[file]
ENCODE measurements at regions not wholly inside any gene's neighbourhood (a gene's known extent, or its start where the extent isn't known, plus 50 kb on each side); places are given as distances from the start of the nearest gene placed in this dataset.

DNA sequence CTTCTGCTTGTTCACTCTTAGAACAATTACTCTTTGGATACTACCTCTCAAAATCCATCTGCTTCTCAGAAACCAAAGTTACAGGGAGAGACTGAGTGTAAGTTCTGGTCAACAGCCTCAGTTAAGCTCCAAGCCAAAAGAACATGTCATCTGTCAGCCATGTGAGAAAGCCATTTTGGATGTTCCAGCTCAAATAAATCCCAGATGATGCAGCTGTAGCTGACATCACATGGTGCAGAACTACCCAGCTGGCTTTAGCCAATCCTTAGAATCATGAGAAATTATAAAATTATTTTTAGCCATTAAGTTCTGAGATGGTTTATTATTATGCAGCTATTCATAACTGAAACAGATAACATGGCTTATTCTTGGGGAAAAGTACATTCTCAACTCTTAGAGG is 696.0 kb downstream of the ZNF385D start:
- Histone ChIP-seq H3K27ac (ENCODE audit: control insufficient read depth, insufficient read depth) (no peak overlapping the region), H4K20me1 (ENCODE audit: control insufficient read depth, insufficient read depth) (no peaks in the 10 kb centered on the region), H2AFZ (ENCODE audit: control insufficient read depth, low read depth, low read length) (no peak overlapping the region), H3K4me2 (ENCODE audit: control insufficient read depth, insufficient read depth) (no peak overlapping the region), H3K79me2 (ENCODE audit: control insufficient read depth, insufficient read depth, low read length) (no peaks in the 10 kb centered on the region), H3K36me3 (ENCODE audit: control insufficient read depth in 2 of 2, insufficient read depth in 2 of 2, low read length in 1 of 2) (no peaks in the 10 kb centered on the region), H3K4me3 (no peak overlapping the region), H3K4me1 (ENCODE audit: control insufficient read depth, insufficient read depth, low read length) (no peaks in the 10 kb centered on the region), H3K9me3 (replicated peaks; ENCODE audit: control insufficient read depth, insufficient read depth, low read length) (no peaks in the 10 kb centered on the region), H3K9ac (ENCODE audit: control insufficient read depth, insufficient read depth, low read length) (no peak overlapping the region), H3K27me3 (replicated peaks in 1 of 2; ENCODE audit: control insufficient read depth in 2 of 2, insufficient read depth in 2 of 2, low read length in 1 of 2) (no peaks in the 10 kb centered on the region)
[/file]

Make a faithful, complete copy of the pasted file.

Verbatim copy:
ENCODE measurements at regions not wholly inside any gene's neighbourhood (a gene's known extent, or its start where the extent isn't known, plus 50 kb on each side); places are given as distances from the start of the nearest gene placed in this dataset.

DNA sequence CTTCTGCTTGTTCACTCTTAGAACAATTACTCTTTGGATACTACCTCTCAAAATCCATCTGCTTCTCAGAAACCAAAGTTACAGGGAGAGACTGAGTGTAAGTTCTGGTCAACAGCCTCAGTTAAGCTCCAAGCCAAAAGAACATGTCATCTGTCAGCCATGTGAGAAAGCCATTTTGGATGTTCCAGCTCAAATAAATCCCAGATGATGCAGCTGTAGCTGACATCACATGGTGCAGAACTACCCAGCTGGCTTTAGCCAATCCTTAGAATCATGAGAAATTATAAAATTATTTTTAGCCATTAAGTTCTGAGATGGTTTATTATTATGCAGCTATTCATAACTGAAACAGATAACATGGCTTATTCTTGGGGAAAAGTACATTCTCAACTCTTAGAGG is 696.0 kb downstream of the ZNF385D start:
- Histone ChIP-seq H3K27ac (ENCODE audit: control insufficient read depth, insufficient read depth) (no peak overlapping the region), H4K20me1 (ENCODE audit: control insufficient read depth, insufficient read depth) (no peaks in the 10 kb centered on the region), H2AFZ (ENCODE audit: control insufficient read depth, low read depth, low read length) (no peak overlapping the region), H3K4me2 (ENCODE audit: control insufficient read depth, insufficient read depth) (no peak overlapping the region), H3K79me2 (ENCODE audit: control insufficient read depth, insufficient read depth, low read length) (no peaks in the 10 kb centered on the region), H3K36me3 (ENCODE audit: control insufficient read depth in 2 of 2, insufficient read depth in 2 of 2, low read length in 1 of 2) (no peaks in the 10 kb centered on the region), H3K4me3 (no peak overlapping the region), H3K4me1 (ENCODE audit: control insufficient read depth, insufficient read depth, low read length) (no peaks in the 10 kb centered on the region), H3K9me3 (replicated peaks; ENCODE audit: control insufficient read depth, insufficient read depth, low read length) (no peaks in the 10 kb centered on the region), H3K9ac (ENCODE audit: control insufficient read depth, insufficient read depth, low read length) (no peak overlapping the region), H3K27me3 (replicated peaks in 1 of 2; ENCODE audit: control insufficient read depth in 2 of 2, insufficient read depth in 2 of 2, low read length in 1 of 2) (no peaks in the 10 kb centered on the region)